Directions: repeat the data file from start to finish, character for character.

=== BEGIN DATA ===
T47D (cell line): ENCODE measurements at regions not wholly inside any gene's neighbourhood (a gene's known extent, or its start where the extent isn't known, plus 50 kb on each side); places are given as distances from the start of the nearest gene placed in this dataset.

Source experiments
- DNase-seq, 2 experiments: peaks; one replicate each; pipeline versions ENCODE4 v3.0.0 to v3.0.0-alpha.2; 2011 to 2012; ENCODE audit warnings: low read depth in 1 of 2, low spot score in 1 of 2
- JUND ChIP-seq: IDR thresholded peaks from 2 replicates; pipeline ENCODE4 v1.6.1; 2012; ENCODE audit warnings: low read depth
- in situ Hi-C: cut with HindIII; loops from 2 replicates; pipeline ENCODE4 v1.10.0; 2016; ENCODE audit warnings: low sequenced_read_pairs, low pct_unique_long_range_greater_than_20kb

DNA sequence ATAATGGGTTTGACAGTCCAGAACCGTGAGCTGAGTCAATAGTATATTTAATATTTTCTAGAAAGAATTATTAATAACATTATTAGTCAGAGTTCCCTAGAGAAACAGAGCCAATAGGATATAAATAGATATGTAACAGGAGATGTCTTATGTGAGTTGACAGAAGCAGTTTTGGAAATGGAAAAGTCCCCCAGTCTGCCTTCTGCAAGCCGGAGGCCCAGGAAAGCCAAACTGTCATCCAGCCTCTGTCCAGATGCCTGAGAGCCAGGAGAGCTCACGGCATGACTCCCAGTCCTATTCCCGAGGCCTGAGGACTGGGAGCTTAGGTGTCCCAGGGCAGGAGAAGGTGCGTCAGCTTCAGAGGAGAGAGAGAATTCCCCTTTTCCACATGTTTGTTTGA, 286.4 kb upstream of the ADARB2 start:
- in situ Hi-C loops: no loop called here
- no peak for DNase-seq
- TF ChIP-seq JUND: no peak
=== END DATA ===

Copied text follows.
T47D (cell line): ENCODE measurements at regions not wholly inside any gene's neighbourhood (a gene's known extent, or its start where the extent isn't known, plus 50 kb on each side); places are given as distances from the start of the nearest gene placed in this dataset.

Source experiments
- DNase-seq, 2 experiments: peaks; one replicate each; pipeline versions ENCODE4 v3.0.0 to v3.0.0-alpha.2; 2011 to 2012; ENCODE audit warnings: low read depth in 1 of 2, low spot score in 1 of 2
- JUND ChIP-seq: IDR thresholded peaks from 2 replicates; pipeline ENCODE4 v1.6.1; 2012; ENCODE audit warnings: low read depth
- in situ Hi-C: cut with HindIII; loops from 2 replicates; pipeline ENCODE4 v1.10.0; 2016; ENCODE audit warnings: low sequenced_read_pairs, low pct_unique_long_range_greater_than_20kb

DNA sequence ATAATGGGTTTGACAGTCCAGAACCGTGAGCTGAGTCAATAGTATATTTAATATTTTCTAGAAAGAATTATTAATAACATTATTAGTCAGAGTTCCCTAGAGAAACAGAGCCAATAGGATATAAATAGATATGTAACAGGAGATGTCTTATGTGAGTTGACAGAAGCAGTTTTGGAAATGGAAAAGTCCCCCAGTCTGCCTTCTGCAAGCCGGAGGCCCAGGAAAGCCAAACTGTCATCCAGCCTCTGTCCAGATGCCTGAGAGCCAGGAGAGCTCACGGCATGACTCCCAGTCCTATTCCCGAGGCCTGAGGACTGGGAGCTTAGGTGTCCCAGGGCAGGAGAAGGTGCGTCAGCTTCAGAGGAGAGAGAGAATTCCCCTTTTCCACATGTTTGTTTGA, 286.4 kb upstream of the ADARB2 start:
- in situ Hi-C loops: no loop called here
- no peak for DNase-seq
- TF ChIP-seq JUND: no peak